Subject/Index Terms

Education - Philosophy
Foundation for Philosophy of Creativity
Philosophy - Study and teaching
Southern Illinois University at Carbondale - Administration
Southern Illinois University at Carbondale - Faculty
Southern Illinois University at Carbondale. School of Journalism
Whitehead, Alfred North, 1861-1947

Administrative Information

Repository: Southern Illinois University Special Collections Research Center

Accruals: 8 accessions added in Summer 2014: #1248 (7/1/1991, donated by Maude Tenney); #1481 (1/7/1992, donated by Ralph McCoy); #1671 (6/14/2000, no donor identified); #1703 (11/2/2000, donated by Maude Tenney); #1984 (3/10/2006, no donor identified); #1987 (no date or donor identified); #818 (2/24/2006, no donor identified); #1697 (10/29/2000, donated by William S. Minor)

Access Restrictions: Unrestricted access.

Use Restrictions: To quote in print, or otherwise reproduce in whole or in part in any publication, including on the World Wide Web, any material from this collection, the researcher must obtain permission from (1) the owner of the physical property and (2) the holder of the copyright. Persons wishing to quote from this collection should consult Special Collections Research Center to determine copyright holders for information in this collection. Reproduction of any item must contain the complete citation to the original.

Acquisition Source: Accession #1205

Preferred Citation: [Item], Charles Dewey Tenney Papers, Special Collections Research Center, Southern Illinois University Carbondale.

Processing Information: Processed by Elizabeth C. Hartman from April to June of 2014.


Box and Folder Listing


Browse by Series:

[Series 1: Subject Files, 1927-1980],
[Series 2: Biographical, 1906-1993],
[Series 3: Teaching, 1930-1976],
[Series 4: Writings, 1921-1977],
[Series 5: The Centennial Period, 1967-1974],
[Series 6: Correspondence, 1930-1977],
[All]

Series 6: Correspondence, 1930-1977Add to your cart.
Series 6 is fully comprised on correspondence to and from Dr. Tenney. Most correspondence is filed by date, though any corresponder prolific enough is contained within their own folder.  Box 15 is organized by date and the files in box 16 are organized by correspondent.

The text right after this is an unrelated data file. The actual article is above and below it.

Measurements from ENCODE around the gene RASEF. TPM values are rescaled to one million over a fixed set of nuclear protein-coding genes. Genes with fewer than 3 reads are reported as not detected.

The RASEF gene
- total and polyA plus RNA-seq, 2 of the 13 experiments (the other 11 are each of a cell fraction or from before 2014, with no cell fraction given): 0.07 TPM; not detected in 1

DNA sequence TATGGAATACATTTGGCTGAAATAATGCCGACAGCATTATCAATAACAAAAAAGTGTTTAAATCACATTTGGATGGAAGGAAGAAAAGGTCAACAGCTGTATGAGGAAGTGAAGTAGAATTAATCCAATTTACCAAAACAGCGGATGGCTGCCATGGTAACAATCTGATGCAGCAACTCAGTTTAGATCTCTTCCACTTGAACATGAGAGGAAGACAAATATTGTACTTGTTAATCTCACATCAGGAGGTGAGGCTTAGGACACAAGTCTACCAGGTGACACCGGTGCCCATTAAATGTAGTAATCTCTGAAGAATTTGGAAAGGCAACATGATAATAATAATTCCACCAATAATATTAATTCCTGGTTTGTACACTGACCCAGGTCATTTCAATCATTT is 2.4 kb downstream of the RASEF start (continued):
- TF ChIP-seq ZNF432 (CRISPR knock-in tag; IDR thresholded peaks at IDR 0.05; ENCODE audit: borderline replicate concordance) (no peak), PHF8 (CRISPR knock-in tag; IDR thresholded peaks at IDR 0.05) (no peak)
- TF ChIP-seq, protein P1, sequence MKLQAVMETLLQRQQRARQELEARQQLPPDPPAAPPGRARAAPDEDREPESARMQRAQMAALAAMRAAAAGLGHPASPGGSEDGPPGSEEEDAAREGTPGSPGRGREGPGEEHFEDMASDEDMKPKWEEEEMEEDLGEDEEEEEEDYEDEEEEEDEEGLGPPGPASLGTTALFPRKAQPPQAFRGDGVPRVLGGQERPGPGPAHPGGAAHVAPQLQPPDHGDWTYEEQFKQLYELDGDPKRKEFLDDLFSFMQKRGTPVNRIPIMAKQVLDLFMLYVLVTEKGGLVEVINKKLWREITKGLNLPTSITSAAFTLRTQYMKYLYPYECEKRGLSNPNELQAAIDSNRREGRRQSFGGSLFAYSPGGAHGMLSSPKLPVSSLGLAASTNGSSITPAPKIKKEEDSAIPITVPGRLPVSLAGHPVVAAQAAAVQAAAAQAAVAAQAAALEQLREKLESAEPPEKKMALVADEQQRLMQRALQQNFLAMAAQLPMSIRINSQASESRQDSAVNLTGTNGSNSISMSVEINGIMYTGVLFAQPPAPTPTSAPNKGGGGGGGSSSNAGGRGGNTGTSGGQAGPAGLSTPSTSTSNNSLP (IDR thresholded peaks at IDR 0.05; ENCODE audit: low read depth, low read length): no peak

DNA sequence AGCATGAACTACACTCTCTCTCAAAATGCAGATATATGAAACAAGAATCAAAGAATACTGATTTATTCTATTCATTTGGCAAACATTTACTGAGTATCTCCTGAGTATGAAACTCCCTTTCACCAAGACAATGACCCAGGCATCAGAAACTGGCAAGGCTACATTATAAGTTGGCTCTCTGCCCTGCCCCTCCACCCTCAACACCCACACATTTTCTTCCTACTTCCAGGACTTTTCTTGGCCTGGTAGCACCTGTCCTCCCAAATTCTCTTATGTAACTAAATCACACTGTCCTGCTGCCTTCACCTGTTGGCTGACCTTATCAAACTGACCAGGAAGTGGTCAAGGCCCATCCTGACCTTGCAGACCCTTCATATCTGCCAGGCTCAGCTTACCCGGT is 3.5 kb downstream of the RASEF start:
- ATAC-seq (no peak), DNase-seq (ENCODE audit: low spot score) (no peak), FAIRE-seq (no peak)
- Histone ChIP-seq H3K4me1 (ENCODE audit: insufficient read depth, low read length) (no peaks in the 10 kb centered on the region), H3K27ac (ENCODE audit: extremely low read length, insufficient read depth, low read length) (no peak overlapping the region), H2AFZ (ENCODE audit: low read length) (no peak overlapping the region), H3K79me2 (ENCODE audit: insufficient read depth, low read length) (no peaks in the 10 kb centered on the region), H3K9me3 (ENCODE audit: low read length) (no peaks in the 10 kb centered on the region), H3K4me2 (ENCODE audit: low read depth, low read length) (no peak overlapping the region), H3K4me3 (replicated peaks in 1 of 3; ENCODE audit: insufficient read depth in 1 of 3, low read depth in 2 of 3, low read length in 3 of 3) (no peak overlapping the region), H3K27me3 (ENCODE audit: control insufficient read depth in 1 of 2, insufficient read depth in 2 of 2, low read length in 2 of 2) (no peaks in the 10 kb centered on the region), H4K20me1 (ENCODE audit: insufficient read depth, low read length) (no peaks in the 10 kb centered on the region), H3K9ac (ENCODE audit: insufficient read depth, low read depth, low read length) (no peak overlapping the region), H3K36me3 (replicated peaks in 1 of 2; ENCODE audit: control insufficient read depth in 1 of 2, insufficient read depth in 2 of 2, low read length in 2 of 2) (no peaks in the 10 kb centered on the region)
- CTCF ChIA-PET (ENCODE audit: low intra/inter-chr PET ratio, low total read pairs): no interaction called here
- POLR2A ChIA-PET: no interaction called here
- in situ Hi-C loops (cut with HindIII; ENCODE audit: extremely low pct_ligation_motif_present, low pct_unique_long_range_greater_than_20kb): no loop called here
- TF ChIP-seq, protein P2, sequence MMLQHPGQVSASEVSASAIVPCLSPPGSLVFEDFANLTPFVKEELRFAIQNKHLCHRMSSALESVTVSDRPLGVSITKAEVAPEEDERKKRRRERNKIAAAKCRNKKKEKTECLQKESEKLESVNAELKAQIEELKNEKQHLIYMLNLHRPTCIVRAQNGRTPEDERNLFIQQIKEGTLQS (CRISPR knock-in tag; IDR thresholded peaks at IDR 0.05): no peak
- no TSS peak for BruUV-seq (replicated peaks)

Box 15Add to your cart.
Folder 1: Correspondence, 1939, 1941Add to your cart.
Folder 2: Correspondence, 1942Add to your cart.
Folder 3: Correspondence, 1943Add to your cart.
Folder 4: Correspondence, 1944Add to your cart.
Folder 5: Correspondence, 1945Add to your cart.
Folder 6: Correspondence, 1946Add to your cart.
Includes correspondence with Dr. Russell F. Moore, the American-Institute for Philosophical Studies (Tenney was offered and accepted an invitation to membership in the Council of the Institute and the chairmanship of the Committee on Awards).
Folder 7: Correspondence, 1947Add to your cart.
Folder 8: Correspondence, 1948Add to your cart.
Folder 9: Correspondence, 1951-1952Add to your cart.
Folder 10: Correspondence, 1953Add to your cart.
Folder 11: Correspondence, 1955Add to your cart.
Folder 12: Correspondence, 1956Add to your cart.
Folder 13: Correspondence, 1958Add to your cart.
Folder 14: Correspondence, 1959Add to your cart.
Folder 15: Correspondence, 1960Add to your cart.
Folder 16: Correspondence, 1961Add to your cart.
Folder 17: Correspondence, 1962Add to your cart.
Folder 18: Correspondence, 1963Add to your cart.
Folder 19: Correspondence, 1964Add to your cart.
Folder 20: Correspondence, 1965Add to your cart.
Folder 21: Correspondence, 1966Add to your cart.
Folder 22: Correspondence, 1967Add to your cart.
Folder 23: Correspondence, 1968Add to your cart.
Folder 24: Correspondence, 1969Add to your cart.
Folder 25: Correspondence, 1970Add to your cart.
Folder 26: Correspondence, 1971Add to your cart.
Folder 27: Correspondence, 1972Add to your cart.
Folder 28: Correspondence, 1973Add to your cart.
Folder 29: Correspondence, 1974Add to your cart.
Folder 30: Correspondence, 1975Add to your cart.
Folder 31: Correspondence, 1977Add to your cart.
Folder 32: Correspondence, undatedAdd to your cart.
Box 16Add to your cart.
Folder 1: Correspondence - personal, to Tenney, 1930-1983Add to your cart.
Folder 2: Correspondence to members of University Faculty, 1960, 1963Add to your cart.
Folder 3: Correspondence - Bohrod, Aaron, 1939-1948Add to your cart.
Folder 4: Correspondence - Cramer, C.H. (Red), 1942-1949Add to your cart.
Folder 5: Correspondence - Fair, Eugene R., 1945-1948Add to your cart.
Folder 6: Correspondence - Keene, Roland, circa 1967Add to your cart.
Folder 7: Correspondence - Hahn, Lewis E., 1975-1977Add to your cart.
Folder 8: Correspondence - Jarrett, Hazel M., 1970Add to your cart.
Folder 9: Correspondence - Lanphier, Charles G., 1947-1948Add to your cart.
Folder 10: Correspondence - Lawson, Douglas E., 1948-1954Add to your cart.
Folder 11: Correspondence - concerning Lay, Chester F., 1944-1948Add to your cart.
Folder 12: Correspondence - Leasure, J.K., 1974-1975Add to your cart.
Folder 13: Correspondence - Morris, Delyte W., 1949-1965Add to your cart.
Folder 14: Correspondence - Pulliam, Roscoe, 1938-1944Add to your cart.
Folder 15: Correspondence - Shryock, Burnett H., circa 1940s-1950sAdd to your cart.
Folder 16: Correspondence - Shryock, Burnett H., circa 1950s-1960sAdd to your cart.
Folder 17: Correspondence - Simon, Paul, 1979Add to your cart.
Folder 18: Correspondence - Thompson, Frank G., 1948Add to your cart.
Concerning the inauguration of Morris, university changes, and public relations

Browse by Series:

[Series 1: Subject Files, 1927-1980],
[Series 2: Biographical, 1906-1993],
[Series 3: Teaching, 1930-1976],
[Series 4: Writings, 1921-1977],
[Series 5: The Centennial Period, 1967-1974],
[Series 6: Correspondence, 1930-1977],
[All]